The National Post reported earlier this week that “Bob Rae is expected to step down as interim Liberal leader in late June to make a run for the party’s permanent leadership.” While Rae has not officially announced this, it is, apparently, a generally held belief within Liberal party circles.
Having shown his skills on the floor of parliament for the better part of a year, Rae will be a credible candidate for the job of permanent leader, notwithstanding the fact his party rebuffed his attempt to become leader in 2006 in favour Stéphane Dion and again in 2008 after Dion resigned.
True, in 2008 Rae stepped aside to give Michael Ignatieff a clear shot at the top job, but it could, at least in part, be seen as a rejection of Rae. He was clearly vying for the party’s leadership when the inner circle chose Ignatieff.
When Bob Rae took the job as interim leader last year, he did agree not to pursue the permanent leadership, but the party executive is expected to release him from that pledge very soon.
Some in the party, however, will be put off by what they will see as Rae going back on his word. It is unlikely, though, that those folks would have supported him anyway: core Rae supporters want his as leader, political warts and all; core dissenters want no part of the ex-New Democrat as leader regardless of how skilled he might be.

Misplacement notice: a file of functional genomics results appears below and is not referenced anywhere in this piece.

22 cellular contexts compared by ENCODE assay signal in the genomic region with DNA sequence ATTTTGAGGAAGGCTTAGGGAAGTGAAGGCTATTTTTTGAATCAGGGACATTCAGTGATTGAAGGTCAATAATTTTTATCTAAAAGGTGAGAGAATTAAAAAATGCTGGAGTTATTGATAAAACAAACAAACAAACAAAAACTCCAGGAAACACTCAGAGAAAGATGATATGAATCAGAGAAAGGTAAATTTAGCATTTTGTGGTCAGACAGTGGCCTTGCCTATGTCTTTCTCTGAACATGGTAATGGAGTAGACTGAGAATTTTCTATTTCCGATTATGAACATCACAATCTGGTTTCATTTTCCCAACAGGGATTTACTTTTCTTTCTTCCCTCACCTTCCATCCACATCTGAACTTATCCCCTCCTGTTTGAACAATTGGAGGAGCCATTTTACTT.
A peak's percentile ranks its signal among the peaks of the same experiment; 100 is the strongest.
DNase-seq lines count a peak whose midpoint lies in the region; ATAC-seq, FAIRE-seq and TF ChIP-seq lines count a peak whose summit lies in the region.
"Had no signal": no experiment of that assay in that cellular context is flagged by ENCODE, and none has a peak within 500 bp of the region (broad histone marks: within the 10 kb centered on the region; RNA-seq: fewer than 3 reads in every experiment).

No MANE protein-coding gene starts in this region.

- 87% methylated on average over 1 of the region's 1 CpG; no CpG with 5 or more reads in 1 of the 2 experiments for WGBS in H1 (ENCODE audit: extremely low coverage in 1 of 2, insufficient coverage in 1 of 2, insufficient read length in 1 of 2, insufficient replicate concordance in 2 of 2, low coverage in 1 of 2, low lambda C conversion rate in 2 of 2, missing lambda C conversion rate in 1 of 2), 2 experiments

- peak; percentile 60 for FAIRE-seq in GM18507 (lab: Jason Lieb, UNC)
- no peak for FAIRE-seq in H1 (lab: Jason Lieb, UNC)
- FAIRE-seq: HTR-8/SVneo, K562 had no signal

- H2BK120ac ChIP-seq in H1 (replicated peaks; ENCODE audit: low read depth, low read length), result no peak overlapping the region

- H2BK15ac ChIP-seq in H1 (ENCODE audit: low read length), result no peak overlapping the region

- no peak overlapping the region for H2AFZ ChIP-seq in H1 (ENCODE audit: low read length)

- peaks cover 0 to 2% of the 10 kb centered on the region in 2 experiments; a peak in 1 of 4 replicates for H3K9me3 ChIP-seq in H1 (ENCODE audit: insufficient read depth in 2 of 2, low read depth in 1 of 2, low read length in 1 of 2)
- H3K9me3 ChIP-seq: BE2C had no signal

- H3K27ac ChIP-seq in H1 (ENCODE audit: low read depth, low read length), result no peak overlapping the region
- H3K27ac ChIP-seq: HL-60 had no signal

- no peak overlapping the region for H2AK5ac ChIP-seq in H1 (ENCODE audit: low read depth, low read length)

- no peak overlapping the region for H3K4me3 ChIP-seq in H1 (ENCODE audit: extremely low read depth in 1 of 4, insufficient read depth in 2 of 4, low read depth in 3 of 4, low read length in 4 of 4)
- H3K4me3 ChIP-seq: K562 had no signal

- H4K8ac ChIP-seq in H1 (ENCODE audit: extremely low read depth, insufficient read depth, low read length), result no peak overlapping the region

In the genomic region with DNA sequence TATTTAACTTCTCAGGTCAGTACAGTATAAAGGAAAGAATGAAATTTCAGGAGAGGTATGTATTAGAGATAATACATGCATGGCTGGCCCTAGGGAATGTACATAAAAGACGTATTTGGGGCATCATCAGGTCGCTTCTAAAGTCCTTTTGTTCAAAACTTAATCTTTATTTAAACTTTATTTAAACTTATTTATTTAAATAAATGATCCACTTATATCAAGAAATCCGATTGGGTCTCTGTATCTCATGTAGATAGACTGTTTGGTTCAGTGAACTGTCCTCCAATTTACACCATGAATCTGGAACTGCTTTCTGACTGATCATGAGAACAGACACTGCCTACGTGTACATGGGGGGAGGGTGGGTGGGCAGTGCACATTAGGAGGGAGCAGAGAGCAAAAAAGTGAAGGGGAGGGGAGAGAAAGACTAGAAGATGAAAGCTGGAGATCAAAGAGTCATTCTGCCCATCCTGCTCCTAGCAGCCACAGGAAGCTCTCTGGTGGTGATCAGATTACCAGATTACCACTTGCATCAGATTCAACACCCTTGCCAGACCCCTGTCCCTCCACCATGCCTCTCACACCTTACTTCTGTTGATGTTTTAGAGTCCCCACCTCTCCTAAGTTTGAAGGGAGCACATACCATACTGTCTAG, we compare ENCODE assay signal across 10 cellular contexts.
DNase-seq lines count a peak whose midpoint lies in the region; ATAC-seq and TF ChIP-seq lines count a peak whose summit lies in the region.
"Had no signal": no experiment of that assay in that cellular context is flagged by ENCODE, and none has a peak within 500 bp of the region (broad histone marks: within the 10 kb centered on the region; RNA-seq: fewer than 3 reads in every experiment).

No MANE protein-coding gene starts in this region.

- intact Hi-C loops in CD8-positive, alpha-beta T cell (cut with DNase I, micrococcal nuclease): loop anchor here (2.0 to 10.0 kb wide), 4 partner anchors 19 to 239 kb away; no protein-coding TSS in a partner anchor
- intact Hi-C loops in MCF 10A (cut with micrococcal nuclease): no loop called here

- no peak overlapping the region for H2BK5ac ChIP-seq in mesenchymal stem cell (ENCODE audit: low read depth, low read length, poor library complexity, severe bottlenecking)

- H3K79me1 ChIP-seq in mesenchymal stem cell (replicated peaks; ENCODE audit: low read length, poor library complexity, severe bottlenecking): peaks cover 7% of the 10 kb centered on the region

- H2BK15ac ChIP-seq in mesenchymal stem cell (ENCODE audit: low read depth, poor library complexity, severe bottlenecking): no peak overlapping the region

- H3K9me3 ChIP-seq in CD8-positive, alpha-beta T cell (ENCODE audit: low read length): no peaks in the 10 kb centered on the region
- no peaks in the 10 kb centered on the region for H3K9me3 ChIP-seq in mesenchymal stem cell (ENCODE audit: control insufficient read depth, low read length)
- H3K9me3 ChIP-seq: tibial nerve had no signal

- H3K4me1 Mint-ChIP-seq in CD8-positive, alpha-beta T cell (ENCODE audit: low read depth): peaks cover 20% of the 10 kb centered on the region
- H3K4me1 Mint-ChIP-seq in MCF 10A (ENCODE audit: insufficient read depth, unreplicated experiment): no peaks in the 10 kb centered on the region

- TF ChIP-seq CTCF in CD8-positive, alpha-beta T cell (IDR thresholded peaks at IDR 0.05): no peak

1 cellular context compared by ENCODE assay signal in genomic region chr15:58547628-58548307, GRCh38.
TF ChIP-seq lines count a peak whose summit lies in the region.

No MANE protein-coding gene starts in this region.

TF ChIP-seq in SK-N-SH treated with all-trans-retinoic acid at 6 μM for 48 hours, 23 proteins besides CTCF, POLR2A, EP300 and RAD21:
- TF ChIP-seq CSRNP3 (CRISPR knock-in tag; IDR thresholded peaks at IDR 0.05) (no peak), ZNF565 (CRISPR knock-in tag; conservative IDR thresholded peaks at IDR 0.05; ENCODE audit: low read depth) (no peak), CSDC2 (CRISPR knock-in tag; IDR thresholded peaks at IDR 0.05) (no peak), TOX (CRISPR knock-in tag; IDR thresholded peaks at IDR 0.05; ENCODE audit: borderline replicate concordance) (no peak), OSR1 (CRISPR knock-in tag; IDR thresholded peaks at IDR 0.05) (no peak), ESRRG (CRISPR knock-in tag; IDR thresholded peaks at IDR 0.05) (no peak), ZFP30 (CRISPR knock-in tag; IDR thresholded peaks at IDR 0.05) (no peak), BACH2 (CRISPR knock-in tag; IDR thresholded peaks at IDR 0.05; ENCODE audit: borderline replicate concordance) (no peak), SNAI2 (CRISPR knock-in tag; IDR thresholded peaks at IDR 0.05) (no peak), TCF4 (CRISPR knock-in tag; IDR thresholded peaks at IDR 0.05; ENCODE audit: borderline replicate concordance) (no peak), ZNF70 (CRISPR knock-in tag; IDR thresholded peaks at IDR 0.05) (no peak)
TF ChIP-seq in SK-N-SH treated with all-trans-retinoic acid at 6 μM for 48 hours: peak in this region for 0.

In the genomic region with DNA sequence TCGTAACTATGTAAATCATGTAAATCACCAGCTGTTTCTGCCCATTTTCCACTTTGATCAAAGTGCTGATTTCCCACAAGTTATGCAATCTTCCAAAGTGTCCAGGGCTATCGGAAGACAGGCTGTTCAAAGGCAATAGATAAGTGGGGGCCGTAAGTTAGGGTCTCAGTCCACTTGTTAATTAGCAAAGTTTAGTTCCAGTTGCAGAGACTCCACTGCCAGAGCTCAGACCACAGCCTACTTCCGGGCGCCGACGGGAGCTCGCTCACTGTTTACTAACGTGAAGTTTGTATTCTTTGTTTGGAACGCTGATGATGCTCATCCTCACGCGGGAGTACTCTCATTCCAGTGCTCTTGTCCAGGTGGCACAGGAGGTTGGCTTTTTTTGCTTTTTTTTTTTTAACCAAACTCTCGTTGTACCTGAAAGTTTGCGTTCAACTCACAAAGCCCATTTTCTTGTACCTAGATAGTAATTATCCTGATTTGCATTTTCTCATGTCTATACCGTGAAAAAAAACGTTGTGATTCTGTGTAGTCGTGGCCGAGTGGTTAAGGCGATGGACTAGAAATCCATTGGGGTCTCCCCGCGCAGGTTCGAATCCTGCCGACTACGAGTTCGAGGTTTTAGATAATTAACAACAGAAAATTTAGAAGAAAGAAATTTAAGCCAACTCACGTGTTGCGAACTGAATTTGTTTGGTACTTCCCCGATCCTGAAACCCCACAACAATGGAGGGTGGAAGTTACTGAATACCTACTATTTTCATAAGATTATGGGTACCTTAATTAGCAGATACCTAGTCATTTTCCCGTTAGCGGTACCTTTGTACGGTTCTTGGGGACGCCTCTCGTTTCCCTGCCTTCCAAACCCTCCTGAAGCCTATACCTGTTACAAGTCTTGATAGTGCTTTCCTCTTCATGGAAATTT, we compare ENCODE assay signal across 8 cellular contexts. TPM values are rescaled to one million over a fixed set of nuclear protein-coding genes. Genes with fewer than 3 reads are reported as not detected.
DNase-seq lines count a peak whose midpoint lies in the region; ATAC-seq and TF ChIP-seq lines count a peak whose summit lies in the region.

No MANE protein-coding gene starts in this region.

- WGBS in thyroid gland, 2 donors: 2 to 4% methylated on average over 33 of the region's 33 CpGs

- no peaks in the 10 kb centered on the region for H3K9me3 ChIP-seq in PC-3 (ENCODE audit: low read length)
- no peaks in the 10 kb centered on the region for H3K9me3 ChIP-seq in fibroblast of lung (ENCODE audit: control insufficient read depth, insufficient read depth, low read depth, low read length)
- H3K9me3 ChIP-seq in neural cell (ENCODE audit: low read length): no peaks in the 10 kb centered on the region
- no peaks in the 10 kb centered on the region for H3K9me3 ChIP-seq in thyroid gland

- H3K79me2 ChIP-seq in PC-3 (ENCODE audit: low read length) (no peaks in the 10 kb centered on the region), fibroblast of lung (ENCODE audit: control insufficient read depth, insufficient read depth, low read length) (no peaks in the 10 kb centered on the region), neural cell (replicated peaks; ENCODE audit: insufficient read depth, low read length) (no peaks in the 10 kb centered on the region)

I’m not a fan of Rae’s, but then I don’t have a vote. He just could be, though, the best bet to head up the third-place party for the next five years or so.
If Rae could pilot the Grits through a strong showing in the next general election, the talent pool for leader could become a lot deeper as prospects would see some chance of becoming prime minister.
Until then, the Grits will have to settle for a group of potential candidates who have shown no exceptional ability, at least, so far as I can see.
The three who have shown the most interest in the job are, Rae himself, Marc Garneau and David McGuinty. Other potential candidates include Dominic Leblanc and Justin Trudeau. I’ve also seen mentioned Mark Holland, Martha Hall Findlay, Gerard Kennedy and Martin Cauchon, but except, possibly, for Cauchon, I don’t see any of these as front runners.
In fact, I don’t see any of these individuals beating Rae in an open race.